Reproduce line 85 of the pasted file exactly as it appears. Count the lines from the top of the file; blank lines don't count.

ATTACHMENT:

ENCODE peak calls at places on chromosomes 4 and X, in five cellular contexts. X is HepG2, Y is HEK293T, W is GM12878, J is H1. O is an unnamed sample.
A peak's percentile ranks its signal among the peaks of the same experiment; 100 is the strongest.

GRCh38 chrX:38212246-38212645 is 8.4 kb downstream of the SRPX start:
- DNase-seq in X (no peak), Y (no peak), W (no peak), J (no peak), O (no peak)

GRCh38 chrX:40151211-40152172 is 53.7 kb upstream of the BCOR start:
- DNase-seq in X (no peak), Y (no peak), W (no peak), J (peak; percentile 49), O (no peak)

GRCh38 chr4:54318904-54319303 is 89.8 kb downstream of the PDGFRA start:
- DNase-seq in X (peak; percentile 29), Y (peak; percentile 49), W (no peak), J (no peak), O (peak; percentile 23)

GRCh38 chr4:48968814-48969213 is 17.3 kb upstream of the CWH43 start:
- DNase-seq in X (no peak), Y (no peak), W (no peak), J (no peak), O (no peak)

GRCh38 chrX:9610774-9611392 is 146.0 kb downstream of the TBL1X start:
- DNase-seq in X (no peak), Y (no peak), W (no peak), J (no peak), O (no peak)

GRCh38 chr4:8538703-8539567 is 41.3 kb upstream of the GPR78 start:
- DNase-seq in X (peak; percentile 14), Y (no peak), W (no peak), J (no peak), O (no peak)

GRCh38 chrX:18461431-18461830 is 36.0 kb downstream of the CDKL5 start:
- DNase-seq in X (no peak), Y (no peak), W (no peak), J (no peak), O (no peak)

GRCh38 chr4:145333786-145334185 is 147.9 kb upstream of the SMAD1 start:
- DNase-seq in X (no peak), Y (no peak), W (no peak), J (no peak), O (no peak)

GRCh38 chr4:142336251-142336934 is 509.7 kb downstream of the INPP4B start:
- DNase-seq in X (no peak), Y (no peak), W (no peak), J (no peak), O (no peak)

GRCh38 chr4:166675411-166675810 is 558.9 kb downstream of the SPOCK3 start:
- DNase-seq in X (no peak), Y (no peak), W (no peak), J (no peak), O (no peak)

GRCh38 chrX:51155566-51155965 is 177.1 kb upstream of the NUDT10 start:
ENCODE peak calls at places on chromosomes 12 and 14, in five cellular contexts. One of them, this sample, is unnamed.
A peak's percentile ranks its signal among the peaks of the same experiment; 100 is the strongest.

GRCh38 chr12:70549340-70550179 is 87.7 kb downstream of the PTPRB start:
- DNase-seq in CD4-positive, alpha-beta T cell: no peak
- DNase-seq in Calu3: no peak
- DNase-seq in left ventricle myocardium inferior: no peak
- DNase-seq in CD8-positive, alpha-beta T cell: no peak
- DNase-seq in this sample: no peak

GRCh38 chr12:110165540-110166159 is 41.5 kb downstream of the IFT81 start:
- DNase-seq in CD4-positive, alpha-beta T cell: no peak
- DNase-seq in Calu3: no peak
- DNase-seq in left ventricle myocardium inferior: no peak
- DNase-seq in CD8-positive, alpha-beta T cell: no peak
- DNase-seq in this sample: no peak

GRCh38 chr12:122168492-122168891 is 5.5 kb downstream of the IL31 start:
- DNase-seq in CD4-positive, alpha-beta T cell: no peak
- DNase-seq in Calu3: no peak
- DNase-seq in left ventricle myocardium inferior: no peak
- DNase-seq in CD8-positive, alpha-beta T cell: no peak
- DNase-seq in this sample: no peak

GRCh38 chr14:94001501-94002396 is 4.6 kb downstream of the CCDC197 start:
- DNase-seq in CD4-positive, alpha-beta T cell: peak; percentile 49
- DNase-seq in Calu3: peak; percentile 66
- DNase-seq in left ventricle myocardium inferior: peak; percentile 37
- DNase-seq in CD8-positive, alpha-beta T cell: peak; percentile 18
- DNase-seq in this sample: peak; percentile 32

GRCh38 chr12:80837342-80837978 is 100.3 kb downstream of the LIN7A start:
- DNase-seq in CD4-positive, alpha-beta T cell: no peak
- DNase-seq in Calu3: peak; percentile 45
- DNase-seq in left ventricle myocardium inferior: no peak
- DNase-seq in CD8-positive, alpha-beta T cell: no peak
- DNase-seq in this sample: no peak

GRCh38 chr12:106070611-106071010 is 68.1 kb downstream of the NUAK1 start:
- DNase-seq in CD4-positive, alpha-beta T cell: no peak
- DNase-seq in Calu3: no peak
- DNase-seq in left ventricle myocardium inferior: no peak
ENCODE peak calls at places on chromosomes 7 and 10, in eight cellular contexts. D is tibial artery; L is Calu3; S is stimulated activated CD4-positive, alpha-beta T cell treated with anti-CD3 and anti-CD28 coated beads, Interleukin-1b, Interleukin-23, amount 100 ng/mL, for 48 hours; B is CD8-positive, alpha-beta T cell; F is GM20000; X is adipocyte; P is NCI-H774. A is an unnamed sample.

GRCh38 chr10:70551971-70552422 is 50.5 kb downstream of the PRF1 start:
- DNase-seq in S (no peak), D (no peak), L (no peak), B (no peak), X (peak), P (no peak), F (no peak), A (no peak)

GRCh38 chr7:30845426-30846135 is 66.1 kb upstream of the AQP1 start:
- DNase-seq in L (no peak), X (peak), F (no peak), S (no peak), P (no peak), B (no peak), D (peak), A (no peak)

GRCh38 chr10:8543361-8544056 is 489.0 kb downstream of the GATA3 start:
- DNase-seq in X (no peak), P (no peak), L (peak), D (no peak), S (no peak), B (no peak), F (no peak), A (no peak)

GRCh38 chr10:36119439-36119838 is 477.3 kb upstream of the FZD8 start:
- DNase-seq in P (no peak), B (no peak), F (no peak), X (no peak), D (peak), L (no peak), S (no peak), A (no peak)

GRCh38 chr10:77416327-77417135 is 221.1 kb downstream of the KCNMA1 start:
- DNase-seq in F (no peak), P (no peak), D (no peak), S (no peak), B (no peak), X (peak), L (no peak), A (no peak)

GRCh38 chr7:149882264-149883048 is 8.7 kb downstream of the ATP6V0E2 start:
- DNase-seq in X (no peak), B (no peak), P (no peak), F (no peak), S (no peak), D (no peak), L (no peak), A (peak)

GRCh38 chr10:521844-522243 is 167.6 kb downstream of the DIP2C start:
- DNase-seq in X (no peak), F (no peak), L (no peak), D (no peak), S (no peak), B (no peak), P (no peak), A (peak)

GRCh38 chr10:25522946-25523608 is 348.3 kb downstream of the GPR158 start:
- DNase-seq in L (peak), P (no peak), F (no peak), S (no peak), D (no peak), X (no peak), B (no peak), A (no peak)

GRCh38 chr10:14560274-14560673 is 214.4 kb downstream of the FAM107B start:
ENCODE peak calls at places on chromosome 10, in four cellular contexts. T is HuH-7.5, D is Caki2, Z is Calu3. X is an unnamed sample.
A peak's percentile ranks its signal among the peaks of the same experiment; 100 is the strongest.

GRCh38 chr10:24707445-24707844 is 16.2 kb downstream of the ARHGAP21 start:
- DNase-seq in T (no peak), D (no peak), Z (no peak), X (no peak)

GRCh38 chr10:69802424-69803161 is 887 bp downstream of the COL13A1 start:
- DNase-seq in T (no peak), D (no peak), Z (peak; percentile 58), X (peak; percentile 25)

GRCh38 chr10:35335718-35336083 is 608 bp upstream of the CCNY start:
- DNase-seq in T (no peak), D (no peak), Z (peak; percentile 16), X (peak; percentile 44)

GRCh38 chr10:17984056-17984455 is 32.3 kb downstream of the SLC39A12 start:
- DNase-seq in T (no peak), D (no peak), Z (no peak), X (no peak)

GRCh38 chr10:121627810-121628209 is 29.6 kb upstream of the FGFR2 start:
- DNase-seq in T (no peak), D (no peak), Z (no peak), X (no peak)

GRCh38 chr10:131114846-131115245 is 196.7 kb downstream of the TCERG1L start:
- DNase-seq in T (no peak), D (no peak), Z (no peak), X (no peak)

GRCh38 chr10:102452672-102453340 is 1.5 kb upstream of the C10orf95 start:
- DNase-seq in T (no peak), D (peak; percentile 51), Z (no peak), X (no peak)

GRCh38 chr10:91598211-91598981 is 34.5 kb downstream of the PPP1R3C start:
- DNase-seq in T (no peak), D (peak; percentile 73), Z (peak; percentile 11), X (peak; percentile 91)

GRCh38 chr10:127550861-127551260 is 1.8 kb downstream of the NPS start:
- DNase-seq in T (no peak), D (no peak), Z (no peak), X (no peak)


- DNase-seq in T (no peak), D (no peak), Z (peak; percentile 16), X (peak; percentile 44)